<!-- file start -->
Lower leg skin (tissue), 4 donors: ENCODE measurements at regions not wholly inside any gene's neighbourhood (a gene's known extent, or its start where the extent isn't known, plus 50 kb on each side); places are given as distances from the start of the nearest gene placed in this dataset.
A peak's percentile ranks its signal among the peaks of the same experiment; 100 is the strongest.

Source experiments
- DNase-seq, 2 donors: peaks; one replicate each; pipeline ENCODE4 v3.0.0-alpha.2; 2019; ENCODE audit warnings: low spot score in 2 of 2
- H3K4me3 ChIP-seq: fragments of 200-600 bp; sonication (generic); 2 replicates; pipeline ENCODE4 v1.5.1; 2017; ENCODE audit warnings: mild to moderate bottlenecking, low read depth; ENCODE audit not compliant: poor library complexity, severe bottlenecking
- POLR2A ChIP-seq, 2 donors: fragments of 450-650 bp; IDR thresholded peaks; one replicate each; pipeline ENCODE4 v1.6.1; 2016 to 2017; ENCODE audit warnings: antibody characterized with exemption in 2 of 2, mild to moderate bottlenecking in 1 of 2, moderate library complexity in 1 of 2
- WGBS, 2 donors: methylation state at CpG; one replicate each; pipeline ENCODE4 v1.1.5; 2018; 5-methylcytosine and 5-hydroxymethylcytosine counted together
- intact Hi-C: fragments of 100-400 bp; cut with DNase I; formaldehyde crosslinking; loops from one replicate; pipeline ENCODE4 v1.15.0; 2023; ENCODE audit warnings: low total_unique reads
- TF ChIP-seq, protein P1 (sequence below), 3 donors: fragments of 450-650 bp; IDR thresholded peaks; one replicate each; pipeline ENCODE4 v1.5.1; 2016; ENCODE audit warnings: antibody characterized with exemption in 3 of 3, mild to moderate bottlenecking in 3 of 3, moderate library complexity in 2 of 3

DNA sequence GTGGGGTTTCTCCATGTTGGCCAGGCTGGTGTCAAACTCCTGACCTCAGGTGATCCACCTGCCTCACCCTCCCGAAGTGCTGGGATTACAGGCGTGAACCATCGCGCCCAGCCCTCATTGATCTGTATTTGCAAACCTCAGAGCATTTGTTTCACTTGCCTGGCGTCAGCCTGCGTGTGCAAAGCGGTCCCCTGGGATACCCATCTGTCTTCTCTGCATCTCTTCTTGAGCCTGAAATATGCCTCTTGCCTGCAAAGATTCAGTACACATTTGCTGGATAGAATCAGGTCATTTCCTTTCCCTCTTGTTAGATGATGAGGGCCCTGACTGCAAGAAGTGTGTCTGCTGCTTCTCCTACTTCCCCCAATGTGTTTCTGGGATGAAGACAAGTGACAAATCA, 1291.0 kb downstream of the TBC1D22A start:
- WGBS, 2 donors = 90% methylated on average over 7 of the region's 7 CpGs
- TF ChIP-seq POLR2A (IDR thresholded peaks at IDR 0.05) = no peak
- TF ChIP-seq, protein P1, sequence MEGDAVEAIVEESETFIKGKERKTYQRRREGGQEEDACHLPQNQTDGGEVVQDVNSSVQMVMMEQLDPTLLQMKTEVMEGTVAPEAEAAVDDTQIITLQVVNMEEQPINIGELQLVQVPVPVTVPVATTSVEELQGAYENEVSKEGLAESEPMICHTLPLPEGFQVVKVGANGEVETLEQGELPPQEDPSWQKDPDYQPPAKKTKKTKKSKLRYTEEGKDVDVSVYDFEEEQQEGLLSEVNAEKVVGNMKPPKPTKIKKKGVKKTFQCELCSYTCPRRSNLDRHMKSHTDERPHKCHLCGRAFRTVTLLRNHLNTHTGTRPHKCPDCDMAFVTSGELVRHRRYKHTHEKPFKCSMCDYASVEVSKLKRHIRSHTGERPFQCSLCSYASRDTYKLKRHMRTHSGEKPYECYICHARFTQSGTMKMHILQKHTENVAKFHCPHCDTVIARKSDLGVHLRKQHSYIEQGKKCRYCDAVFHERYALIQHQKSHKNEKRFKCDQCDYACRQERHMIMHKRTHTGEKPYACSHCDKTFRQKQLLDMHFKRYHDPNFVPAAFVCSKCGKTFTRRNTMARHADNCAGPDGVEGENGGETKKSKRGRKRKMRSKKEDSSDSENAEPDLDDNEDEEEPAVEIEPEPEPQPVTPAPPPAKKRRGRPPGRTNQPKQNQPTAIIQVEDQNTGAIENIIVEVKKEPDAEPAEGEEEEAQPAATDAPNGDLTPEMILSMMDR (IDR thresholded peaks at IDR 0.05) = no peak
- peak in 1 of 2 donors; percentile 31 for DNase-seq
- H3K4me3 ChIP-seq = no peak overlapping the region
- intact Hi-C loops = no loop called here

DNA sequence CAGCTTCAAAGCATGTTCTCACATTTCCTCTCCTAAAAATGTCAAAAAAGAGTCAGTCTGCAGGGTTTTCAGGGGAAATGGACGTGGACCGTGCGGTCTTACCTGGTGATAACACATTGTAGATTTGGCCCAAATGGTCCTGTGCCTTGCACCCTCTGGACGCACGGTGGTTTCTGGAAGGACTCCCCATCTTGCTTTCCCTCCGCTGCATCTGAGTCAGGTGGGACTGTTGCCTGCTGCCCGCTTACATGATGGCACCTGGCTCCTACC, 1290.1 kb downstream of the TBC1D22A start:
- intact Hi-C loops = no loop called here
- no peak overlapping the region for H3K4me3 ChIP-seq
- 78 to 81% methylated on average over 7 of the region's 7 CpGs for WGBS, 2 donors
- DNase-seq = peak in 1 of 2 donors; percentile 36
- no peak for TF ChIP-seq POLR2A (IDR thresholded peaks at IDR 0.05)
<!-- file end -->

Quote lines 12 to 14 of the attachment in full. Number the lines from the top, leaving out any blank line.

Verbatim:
- TF ChIP-seq POLR2A (IDR thresholded peaks at IDR 0.05) = no peak
- TF ChIP-seq, protein P1, sequence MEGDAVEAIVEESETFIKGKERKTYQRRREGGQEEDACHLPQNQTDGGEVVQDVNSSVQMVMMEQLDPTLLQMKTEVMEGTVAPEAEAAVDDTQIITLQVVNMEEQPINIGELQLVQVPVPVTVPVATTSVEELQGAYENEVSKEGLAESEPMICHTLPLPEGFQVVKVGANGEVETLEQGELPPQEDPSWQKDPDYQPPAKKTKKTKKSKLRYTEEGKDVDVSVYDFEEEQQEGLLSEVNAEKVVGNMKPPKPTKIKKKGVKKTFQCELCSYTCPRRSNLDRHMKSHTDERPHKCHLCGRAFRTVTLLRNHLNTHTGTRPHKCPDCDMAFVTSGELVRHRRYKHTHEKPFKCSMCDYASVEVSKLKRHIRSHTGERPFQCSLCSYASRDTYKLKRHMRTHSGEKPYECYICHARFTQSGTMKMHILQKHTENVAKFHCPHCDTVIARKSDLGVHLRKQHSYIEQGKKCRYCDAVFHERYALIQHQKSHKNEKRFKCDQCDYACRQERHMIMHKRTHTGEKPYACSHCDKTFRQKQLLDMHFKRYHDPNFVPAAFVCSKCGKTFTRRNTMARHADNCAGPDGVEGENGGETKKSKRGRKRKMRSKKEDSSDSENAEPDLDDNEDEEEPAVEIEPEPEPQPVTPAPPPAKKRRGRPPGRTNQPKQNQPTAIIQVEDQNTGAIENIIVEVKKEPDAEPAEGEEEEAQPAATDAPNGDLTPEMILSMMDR (IDR thresholded peaks at IDR 0.05) = no peak
- peak in 1 of 2 donors; percentile 31 for DNase-seq